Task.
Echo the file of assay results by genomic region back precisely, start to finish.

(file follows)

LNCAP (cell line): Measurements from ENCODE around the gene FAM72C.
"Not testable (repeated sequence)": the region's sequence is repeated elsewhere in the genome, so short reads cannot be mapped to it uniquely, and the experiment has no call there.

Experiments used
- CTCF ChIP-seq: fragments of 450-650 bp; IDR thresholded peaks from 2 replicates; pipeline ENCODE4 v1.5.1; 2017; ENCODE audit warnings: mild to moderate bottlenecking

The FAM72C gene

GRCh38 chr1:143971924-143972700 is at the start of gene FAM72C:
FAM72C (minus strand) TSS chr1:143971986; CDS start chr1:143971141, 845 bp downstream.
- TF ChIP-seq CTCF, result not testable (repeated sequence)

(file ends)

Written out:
LNCAP (cell line): Measurements from ENCODE around the gene FAM72C.
"Not testable (repeated sequence)": the region's sequence is repeated elsewhere in the genome, so short reads cannot be mapped to it uniquely, and the experiment has no call there.

Experiments used
- CTCF ChIP-seq: fragments of 450-650 bp; IDR thresholded peaks from 2 replicates; pipeline ENCODE4 v1.5.1; 2017; ENCODE audit warnings: mild to moderate bottlenecking

The FAM72C gene

GRCh38 chr1:143971924-143972700 is at the start of gene FAM72C:
FAM72C (minus strand) TSS chr1:143971986; CDS start chr1:143971141, 845 bp downstream.
- TF ChIP-seq CTCF, result not testable (repeated sequence)